Globally, cancer is the second leading cause of mortality. In 2018, 9.6 million lives were lost to cancer of which over 70% occurred in low and middle-income countries (LMICs) where limited access to cancer care and overwhelming late disease presentations negatively impact cancer related survival and quality of life [1]. Moreover, globally, new cancer cases are expected to increase from 18.1 million in 2018 to 21.4 million by 2030 [2]. In settings of poor health care systems and impoverished communities, the scarcity of and limited access to diagnostic and treatment modalities negatively impacts health outcomes and undermines achievement of the universal health care coverage (UHC) targets.

Over the past 20 years, Rwanda has recorded gains in key health indicators including increased life expectancy (from 48.6 in 2000 to 67.4 in 2015); declines in maternal mortality (from 1071 in 2000 to 210 per 100 000 live births in 2015) [3]. Concurrently, impressive gains were registered in the control of infectious diseases such as HIV, tuberculosis and malaria [3]. However, little gains have been recorded for the management of non-communicable diseases (NCDs) where age-standardized NCD mortality rates slightly decreased from 894.9 to 548.6 deaths per 100 000 people from 2000 to 2016 [4,5]. Anecdotally, plausible hindrances to the prevention and control of NCDs in Rwanda include low community awareness, lack of trained providers, limited access to diagnostic services and treatment capacity for complicated cases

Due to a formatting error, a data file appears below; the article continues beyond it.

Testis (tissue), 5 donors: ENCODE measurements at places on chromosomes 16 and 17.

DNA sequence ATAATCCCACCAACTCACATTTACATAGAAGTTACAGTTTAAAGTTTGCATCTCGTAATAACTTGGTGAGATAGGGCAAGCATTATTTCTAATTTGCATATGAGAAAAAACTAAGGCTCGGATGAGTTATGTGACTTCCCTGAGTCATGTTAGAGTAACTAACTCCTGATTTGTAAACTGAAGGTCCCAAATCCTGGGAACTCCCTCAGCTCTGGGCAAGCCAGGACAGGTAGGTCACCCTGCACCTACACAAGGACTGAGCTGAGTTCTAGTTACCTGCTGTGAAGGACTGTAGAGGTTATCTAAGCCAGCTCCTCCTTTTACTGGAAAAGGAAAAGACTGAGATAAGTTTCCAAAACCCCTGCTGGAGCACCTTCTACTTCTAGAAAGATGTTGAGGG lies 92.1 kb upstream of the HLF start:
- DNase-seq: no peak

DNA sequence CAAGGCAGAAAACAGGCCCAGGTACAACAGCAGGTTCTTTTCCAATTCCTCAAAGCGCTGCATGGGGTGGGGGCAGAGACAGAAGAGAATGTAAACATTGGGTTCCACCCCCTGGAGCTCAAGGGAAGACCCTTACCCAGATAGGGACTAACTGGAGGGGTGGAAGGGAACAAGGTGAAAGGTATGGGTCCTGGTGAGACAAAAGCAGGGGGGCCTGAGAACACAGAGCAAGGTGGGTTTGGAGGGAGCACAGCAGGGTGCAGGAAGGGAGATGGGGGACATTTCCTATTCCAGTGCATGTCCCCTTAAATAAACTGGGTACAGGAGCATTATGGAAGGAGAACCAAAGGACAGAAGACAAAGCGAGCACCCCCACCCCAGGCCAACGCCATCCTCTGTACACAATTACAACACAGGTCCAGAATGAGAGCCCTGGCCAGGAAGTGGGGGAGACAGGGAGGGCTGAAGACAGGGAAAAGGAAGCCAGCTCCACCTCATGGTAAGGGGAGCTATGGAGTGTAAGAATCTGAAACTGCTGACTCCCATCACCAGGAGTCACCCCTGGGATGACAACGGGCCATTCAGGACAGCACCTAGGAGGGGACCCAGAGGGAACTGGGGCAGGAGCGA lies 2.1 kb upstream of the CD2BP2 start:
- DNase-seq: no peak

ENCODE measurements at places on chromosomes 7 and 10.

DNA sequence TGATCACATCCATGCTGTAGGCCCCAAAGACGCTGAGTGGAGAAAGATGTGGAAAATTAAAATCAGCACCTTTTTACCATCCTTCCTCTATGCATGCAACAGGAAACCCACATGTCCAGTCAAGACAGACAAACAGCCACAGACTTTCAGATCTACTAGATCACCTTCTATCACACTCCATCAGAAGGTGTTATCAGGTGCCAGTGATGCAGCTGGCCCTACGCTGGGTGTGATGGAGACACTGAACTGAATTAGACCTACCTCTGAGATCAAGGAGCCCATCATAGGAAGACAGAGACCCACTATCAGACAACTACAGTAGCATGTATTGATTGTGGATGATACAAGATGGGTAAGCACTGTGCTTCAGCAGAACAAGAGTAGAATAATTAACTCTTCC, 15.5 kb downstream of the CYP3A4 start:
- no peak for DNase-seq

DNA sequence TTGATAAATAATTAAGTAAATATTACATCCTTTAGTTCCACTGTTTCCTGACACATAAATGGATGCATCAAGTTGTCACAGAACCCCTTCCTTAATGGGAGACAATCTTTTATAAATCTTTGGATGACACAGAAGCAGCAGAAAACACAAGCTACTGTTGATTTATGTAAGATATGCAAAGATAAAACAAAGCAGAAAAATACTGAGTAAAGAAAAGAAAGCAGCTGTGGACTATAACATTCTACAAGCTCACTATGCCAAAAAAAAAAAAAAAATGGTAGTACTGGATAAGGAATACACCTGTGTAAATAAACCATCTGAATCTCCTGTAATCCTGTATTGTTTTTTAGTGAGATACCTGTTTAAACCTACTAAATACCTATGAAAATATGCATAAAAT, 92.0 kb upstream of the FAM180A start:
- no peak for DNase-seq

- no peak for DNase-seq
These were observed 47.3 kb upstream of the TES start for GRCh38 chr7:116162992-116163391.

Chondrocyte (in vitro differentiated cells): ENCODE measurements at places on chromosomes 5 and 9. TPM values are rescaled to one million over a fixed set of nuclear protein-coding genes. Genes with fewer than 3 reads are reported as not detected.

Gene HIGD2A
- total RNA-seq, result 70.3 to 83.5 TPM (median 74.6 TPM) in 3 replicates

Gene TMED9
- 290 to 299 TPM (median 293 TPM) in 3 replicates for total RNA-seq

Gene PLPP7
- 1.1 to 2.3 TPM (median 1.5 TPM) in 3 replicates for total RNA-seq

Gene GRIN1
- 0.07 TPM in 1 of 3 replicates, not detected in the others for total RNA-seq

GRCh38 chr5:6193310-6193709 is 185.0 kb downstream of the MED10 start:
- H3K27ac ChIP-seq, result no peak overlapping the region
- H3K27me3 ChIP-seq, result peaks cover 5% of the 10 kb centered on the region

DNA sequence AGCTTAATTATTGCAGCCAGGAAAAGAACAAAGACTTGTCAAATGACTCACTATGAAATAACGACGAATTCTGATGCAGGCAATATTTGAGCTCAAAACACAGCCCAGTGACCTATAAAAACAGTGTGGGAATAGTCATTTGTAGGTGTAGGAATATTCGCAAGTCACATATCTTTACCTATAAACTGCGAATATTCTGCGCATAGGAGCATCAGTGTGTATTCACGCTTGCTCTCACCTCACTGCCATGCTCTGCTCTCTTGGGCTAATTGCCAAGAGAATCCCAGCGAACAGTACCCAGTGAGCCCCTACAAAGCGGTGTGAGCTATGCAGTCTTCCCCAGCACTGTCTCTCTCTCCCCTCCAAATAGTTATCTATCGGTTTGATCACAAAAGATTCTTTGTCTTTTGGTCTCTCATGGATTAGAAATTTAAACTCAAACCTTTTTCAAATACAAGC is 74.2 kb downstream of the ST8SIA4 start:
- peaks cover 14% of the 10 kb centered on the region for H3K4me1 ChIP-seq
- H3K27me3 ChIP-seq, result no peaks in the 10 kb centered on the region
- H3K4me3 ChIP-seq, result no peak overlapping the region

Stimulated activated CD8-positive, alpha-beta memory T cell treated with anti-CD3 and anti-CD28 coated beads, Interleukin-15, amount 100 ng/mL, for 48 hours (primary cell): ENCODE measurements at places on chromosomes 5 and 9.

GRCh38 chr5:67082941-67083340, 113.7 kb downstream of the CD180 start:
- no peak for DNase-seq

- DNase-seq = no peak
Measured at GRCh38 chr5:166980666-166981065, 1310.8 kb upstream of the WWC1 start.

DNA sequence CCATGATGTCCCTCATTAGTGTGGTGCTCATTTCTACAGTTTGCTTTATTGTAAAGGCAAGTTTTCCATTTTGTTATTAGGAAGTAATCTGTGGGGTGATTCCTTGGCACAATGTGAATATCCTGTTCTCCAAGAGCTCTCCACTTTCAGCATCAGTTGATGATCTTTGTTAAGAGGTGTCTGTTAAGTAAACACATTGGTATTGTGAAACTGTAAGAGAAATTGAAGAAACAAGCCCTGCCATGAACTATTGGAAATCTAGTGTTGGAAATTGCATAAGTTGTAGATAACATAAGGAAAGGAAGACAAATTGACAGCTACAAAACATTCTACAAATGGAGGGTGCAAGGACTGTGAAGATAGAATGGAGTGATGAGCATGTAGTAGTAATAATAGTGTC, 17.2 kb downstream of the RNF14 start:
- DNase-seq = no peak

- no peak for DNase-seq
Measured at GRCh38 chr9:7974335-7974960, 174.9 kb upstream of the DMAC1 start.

Is Independent Clinical Research Possible in Low- and Middle-Income Countries? A Roadmap to Address Persistent and New Barriers and Challenges